Challenge Central: a CBC devotional
By: Casey Korstanje
An American polling company recently decided to study what effect the Covid-19 pandemic had on churches and church life.
What struck me was their methodology. When presenting its conclusions, the company said it had polled “practicing Christians” for its research.
The firm defined a “practicing Christian” as “someone who attends church at least once a month.”
Yes, I blinked as well when I read that.
I am guessing that whatever conclusions the polling company eventually came to were targeted toward a secular audience. Christians, “practicing” or otherwise, already knew the answers.
But I kept thinking about the word “practicing.”
Overwhelmingly, for me anyway, the word carries a musical connotation. Most every afternoon, I tell Laurie that “I’m just going to go downstairs to blow my own horn.”
But here’s the thing, “practicing” your instrument is not the same as “playing” your instrument.
When you play your instrument, if you have achieved any facility at all, people listen and may derive pleasure from your effort. They may sing along or clap when you’re finished. And if you are really good, people will even pay to hear you play.
When you practice your instrument, they close the door.
Practicing is about metronomes, repetition, problem-solving, technique, working out fingerings, memorization, breath control, rhythm, and more rhythm, and did I mention rhythm? Practice is about setting goals and incremental improvement.
In the practice room, you are alone, but not completely. There is another felt presence there as you labour on. It’s your teacher, your conductor, or both, before whom, sooner or later, you will once again be sitting and presenting the results of your labour for their judgment and guidance.
In the practice room, the “master” is always watching.
Learning any new skill means eventually realizing that “you don’t know what you don’t know.” And you need a teacher, a guide.
In the Psalms, we find this: “I will instruct you and teach you in the way you should go; I will counsel you with my eye upon you. (Psalm 32:8 ESV)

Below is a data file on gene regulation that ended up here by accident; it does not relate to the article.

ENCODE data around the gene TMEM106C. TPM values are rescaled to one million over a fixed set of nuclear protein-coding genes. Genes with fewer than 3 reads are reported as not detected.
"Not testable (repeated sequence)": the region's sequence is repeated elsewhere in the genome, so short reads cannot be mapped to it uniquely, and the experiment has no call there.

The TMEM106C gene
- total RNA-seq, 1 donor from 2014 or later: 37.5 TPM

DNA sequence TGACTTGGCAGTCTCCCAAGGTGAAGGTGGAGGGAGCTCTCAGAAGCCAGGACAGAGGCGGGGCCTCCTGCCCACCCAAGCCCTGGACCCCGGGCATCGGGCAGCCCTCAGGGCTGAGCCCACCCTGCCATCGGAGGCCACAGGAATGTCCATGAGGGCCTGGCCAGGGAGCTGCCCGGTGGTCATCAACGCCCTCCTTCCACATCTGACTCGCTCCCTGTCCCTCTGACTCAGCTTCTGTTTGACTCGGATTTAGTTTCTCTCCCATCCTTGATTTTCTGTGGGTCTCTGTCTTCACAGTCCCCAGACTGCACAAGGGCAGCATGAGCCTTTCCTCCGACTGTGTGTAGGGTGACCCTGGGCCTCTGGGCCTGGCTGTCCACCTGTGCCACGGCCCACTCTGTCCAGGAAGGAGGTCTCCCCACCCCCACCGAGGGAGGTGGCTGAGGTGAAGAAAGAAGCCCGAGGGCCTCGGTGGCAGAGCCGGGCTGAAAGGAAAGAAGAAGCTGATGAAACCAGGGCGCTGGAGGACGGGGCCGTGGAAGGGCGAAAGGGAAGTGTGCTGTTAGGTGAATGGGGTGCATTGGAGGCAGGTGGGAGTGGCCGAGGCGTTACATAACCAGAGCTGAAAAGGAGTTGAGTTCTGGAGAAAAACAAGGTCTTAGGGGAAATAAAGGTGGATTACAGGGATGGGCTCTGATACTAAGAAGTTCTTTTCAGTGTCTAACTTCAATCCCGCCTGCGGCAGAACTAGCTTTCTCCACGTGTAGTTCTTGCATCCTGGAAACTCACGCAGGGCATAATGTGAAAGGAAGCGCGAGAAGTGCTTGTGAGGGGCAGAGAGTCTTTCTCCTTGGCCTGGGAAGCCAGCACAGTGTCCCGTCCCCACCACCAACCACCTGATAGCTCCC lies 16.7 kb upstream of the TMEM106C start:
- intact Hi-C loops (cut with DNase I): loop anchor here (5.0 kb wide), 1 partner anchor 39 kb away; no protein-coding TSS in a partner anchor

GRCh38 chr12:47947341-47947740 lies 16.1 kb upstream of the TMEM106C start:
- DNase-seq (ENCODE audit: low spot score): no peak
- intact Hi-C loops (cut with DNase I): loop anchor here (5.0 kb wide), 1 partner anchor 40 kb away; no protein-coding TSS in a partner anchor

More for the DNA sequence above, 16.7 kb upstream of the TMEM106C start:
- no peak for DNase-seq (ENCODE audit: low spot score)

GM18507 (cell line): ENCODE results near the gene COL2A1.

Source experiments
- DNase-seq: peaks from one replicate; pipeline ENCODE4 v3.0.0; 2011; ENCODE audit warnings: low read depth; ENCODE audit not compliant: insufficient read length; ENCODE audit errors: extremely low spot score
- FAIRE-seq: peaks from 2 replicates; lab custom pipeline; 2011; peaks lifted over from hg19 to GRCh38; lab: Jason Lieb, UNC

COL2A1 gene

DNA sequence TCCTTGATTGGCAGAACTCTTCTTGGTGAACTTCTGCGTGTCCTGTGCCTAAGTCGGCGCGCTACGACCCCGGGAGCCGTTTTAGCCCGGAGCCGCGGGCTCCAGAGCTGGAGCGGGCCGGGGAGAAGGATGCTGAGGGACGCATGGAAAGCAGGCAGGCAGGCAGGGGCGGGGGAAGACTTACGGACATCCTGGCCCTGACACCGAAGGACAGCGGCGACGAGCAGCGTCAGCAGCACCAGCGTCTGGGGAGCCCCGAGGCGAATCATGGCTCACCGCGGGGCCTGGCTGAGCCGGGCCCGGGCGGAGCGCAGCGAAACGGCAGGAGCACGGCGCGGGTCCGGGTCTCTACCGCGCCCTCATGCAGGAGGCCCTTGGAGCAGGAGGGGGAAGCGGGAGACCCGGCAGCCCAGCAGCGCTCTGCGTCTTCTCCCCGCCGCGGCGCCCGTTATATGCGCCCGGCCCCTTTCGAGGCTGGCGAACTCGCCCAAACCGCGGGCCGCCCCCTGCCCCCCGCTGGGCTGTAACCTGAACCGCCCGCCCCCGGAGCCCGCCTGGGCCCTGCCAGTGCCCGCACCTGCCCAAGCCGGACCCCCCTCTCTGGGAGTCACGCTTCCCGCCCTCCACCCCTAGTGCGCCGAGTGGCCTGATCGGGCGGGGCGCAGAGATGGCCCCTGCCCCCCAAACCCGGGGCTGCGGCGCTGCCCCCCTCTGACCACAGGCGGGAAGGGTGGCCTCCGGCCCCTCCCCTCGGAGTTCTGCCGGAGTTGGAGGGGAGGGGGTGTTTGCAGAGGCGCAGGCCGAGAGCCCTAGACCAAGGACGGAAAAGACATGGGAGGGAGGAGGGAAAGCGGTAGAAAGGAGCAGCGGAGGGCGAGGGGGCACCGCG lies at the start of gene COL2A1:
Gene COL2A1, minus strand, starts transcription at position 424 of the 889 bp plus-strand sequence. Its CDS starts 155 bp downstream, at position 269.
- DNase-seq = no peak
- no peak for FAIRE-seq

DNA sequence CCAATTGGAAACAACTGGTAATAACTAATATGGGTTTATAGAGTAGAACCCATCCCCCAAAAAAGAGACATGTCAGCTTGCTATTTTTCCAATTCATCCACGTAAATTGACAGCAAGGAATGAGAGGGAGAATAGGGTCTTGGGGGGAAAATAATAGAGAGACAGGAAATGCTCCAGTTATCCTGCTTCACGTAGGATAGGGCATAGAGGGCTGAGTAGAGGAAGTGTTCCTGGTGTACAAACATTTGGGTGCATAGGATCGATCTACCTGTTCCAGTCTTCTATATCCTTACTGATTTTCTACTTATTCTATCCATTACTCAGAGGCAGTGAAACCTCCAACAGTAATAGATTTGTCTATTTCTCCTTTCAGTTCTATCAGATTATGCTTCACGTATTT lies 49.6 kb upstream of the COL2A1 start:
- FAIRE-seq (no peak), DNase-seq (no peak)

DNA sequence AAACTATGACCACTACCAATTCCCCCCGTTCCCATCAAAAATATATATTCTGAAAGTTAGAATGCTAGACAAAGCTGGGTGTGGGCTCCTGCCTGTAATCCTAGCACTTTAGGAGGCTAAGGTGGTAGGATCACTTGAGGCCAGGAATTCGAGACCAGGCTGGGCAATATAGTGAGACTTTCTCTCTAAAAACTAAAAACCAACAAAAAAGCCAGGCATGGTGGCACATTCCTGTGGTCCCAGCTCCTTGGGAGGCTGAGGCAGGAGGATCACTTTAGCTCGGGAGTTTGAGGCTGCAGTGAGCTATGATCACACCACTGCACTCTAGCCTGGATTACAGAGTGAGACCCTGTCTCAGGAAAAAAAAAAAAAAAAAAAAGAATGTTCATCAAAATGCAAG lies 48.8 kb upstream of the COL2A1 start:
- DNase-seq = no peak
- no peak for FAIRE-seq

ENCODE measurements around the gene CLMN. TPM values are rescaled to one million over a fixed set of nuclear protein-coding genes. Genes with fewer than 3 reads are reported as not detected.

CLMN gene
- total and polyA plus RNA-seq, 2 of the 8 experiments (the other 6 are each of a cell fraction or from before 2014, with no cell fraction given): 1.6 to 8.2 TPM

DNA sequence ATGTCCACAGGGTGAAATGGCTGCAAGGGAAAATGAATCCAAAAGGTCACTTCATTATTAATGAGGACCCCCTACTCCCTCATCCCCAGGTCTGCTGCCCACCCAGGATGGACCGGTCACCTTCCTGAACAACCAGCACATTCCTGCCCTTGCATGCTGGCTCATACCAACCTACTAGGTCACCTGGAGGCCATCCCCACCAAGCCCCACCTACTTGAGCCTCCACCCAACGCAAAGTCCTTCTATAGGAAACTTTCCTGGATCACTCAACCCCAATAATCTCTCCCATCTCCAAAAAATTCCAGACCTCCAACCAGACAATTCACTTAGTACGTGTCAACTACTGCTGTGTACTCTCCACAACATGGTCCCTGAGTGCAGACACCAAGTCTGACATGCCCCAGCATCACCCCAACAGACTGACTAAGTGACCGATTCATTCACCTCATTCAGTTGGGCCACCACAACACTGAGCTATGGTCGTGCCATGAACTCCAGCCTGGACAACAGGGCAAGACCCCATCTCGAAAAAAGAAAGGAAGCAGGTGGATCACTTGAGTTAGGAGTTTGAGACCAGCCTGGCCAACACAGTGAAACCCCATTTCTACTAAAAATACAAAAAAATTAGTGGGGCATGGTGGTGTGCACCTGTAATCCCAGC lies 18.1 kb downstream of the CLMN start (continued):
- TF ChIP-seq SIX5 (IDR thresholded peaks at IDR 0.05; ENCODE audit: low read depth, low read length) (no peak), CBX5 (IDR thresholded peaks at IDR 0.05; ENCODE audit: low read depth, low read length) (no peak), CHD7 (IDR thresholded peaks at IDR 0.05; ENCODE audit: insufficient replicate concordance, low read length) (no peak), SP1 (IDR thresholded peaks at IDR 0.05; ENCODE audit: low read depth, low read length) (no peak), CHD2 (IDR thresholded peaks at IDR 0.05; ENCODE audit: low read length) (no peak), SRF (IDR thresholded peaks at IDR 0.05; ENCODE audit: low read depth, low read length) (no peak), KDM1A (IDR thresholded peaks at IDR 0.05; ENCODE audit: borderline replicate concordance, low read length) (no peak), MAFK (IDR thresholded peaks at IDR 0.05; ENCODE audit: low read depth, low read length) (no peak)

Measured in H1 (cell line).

A practicing Christian goes to Lord for instruction through the Bible and prayer.
At the end of June, Paul Nicholson, the music director/conductor of the Brantford Memorial Concert Band, took three of his most inexperienced members (me and two others) and offered, in an act of unbelievable generosity, to study with us over the summer before band started again in September. Of course, we said “yes.” And then, every Monday morning over the whole summer, we four played music together.
Practicing is about working on the things you need to work on, not the things you already know.
Paul formed us into a saxophone quartet, and we played song after song together, each with our own parts. In a big ensemble, like the band with 50 other musicians, you can more or less hide if you get lost or lose count. In a quartet, you can’t.
Paul knew that what we three needed most was ensemble experience. Playing together forced us to keep count in our heads, blend with the others, and reach for musicality.
Admittedly there were times when Psalm 32:9 applied: “be not like a horse or a mule, without understanding, which must be curbed with bit and bridle, or it will not stay near you.” (ESV)
Come September, when band regathered, I realized that my ability to count had strengthened, and I felt just a little bit more secure than before.
All summer, Paul had selflessly shared his gifts and talent with us. That’s what practicing your faith looks like.
A practicing Christian is not someone who attends church once a month.
A practicing Christian is someone who gives, who shares, who prays, who studies, who loves, and who worships. A practicing Christian senses God’s presence and knows they will one day be sitting before Him and laying what they have practiced at His feet.
Jesus puts it this way: “Therefore everyone who hears these words of mine and puts them into practice is like a wise man who built his house on the rock.” (Matt 7:24 NIV)